Bovis ISSN 2398-2993


Synonym(s): Urethral obstruction, urinary calculus, water belly

Contributor(s): Karin Mueller , Mike Reynolds

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  • Cause: predisposing factors for uroliths (urinary calculi) to form include high concentrate/low forage diet and certain forages, as well as urease-producing bacteria and some antimicrobials. Obstructive urolithiasis is almost exclusively seen in the male, and in particular castrated males, because of a narrower and longer urethra compared to the female.
  • Signs: for urolithiasis without obstruction, small calculi may be seen on the preputial or vulval hair. Cystitis with its associated signs may also be observed. Obstructive urolithiasis results in anuria, stranguria, and / or dysuria, and commonly signs of colic. Where rupture of the urethra has occurred, urine commonly pools subcutaneously on the ventral abdomen.
  • Diagnosis: urine sediment examination. For obstructive urolithiasis, a combination of rectal examination, ultrasonography, blood biochemistry, and ruling out other causes of abdominal discomfort.
  • Treatment: for urolithiasis, urine acidification, lavage with Walpole’s solution and diuresis may be tried. Options for obstructive urolithiasis include smooth muscle relaxant, urethrotomy, urethrostomy or tube cystotomy. Salvage slaughter is not an option because of the uremia.
  • Prognosis: 35-95% reported depending on patient, approach and pathological changes present.



  • The most common scenario is that urinary calculi form in the bladder.
  • When such calculi are passed during urination, they may become lodged in the urethra leading to obstructive urolithiasis.
  • With a rarer occurrence and recognition, calculi may also form in the kidney (leading to nephrolithiasis), with the risk of lodgement in one or both ureters.

Predisposing factors


  • Dietary calcium to phosphorus imbalance or excessive dietary mineral intake. Common causes for these are:
    • Diets high in concentrates (intake of >2.5% of bodyweight on dry matter basis for 2 months or longer), in particular in combination with low forage intake.
    • Diets high in alfalfa (syn.lucerne), because of its high calcium content Calcium and phosphorus: overview.
  • Pastures with high levels of silica, oxalate or estrogens.
  • High levels of magnesium in calf milk replacer has also been reported.
  • Retinol (Vitamin A) deficiency may possibly play a role Vitamins: overview.
  • Less common are non-nutritional factors including urease-producing bacteria or certain antimicrobials (for example, sulphonamides).


  • Low salt content in the ration and restricted access to water supports precipitation of solutes Water requirements of cattle. In addition, the mineral composition of the drinking water may contribute to urolith formation.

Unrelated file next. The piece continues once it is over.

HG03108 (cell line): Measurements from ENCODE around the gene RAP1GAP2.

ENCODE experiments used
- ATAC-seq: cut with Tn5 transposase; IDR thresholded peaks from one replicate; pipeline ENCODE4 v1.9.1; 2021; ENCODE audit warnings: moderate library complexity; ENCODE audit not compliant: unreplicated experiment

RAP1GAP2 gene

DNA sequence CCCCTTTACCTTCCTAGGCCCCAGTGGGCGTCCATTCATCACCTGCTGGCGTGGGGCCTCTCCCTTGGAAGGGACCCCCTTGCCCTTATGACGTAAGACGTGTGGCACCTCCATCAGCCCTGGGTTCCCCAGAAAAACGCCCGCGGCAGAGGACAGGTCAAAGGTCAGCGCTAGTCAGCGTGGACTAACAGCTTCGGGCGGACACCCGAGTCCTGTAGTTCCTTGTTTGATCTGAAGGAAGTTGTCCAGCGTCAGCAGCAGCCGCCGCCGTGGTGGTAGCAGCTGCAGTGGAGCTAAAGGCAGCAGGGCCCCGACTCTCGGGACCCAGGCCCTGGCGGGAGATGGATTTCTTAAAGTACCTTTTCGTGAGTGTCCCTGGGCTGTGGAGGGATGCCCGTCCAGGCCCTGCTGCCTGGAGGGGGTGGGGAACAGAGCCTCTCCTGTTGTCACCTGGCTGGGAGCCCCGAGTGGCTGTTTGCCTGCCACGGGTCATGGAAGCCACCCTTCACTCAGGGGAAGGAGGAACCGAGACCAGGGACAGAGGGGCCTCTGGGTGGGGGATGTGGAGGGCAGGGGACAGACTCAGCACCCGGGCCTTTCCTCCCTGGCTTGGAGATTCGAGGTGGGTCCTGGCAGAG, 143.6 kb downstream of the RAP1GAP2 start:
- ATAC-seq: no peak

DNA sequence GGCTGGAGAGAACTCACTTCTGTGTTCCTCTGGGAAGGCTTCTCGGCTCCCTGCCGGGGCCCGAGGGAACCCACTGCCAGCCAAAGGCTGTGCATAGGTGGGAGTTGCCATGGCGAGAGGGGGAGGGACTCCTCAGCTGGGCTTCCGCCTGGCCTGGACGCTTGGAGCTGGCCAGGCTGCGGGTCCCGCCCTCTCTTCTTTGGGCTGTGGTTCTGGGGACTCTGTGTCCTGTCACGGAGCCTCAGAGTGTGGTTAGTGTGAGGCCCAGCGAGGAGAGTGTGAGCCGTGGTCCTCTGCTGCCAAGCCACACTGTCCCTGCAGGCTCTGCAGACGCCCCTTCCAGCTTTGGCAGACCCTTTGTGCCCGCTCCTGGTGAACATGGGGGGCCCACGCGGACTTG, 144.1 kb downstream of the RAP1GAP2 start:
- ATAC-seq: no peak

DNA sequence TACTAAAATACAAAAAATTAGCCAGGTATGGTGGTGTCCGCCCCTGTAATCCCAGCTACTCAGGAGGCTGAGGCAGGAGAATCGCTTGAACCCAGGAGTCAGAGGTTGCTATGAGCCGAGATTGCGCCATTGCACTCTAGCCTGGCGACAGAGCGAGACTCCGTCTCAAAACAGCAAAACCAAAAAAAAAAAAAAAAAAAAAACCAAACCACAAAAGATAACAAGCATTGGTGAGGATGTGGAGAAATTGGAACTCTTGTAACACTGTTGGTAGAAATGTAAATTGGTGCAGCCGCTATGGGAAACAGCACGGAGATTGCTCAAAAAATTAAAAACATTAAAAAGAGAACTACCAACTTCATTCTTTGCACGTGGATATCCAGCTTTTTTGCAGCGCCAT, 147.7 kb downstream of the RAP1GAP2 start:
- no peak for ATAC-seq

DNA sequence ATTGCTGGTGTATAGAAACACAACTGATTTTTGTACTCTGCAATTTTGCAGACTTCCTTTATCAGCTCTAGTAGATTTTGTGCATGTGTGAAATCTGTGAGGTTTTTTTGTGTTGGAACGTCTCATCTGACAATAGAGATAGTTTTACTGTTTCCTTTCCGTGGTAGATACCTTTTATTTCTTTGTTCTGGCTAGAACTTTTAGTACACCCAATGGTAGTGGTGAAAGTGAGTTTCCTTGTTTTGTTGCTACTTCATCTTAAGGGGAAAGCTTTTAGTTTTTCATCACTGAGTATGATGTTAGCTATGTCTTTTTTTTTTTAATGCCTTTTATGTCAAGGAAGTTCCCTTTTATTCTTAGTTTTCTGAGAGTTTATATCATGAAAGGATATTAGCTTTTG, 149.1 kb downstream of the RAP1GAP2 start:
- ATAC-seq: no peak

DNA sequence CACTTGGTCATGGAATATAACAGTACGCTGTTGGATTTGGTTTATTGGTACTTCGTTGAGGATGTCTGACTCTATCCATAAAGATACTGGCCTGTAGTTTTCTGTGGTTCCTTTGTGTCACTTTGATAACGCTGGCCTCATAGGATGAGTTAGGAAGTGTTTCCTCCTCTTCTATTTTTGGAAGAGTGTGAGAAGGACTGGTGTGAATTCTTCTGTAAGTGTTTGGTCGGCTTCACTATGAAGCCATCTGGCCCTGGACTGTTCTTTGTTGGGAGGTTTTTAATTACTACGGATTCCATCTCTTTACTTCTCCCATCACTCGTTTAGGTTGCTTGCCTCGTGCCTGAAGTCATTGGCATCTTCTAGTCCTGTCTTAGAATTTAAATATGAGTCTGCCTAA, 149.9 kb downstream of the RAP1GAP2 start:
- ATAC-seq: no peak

• Nidus formation, ie organic material forming the core of the calculus. Examples of such organic material are epithelial cells or necrotic tissue after local inflammation or infection Cystitis.
  • Castration results in narrowing of the urethra because of a lack of circulating testosterone.


  • Uroliths can form and reside in any part of the urinary tract. In addition to the more commonly recognized sites of urinary bladder and urethra, this also includes kidney (leading to nephrolithiasis) and ureter.
  • A common site for the urolith / calculus to lodge is the sigmoid flexure of the penis. However, it may also be located near the tip of the penis.
  • The common types of calculi seen in ruminants are:
    • Phosphates (calcium, magnesium, or ammonium, and magnesium- (struvite calculi)) - beef animals on fattening ration .
    • Silicate - extensive pasture .
    • Calcium carbonate - clover pasture .
    • Calcium oxalate - sugar beet tops.


  • Once obstruction has occurred, rupture of the urethra or urinary bladder is common after about 48 hours.
  • Hydronephrosis starts developing from about 48 hours after obstruction, leading to an ischemic and pressure nephropathy.


  • Incidence of 4-11% in abattoir studies reported.
  • Other male animals under the same nutritional management should be considered at risk after confirming the condition in an individual.


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Further Reading


Refereed Papers

  • Recent references from PubMed and VetMed Resource.
  • Taksande P R, Saini N S, Mohindroo J, Singh T, Kumar A (2017) Ultrasonographic localization and mineral profile of urinary calculi in young and adult bovine. Ind J Anim Res 51 (2), 296-302.
  • Floeck M (2009) Ultrasonography of bovine urinary tract disorders. Vet Clin North Am Food Anim Pract 25, 651-667 PubMed.
  • Larson B L (1996) Identifying, treating and preventing bovine urolithiasis. Vet Med 91, 366-377.
  •  Gasthuys F, Steenhaut M, De Moor A, Sercu K (1993) Surgical treatment of urethral obstruction due to urolithiasis in male cattle: a review of 85 cases. Vet Rec 133 (21), 522-526 PubMed.
  • Bhatt G A, Ahmed S A, Prasad B (1973) Studies on incidence and physiological chemistry of urinary calculi in bovines. Ind Vet J 50, 459-464.

Other sources of information

  • Simpson K M, Streeter R N (2014) Bovine urolithiasis.  In: Bovine Reproduction.  Hopper RM (editor). Wiley & Sons. Chapter 19, pp 172-180.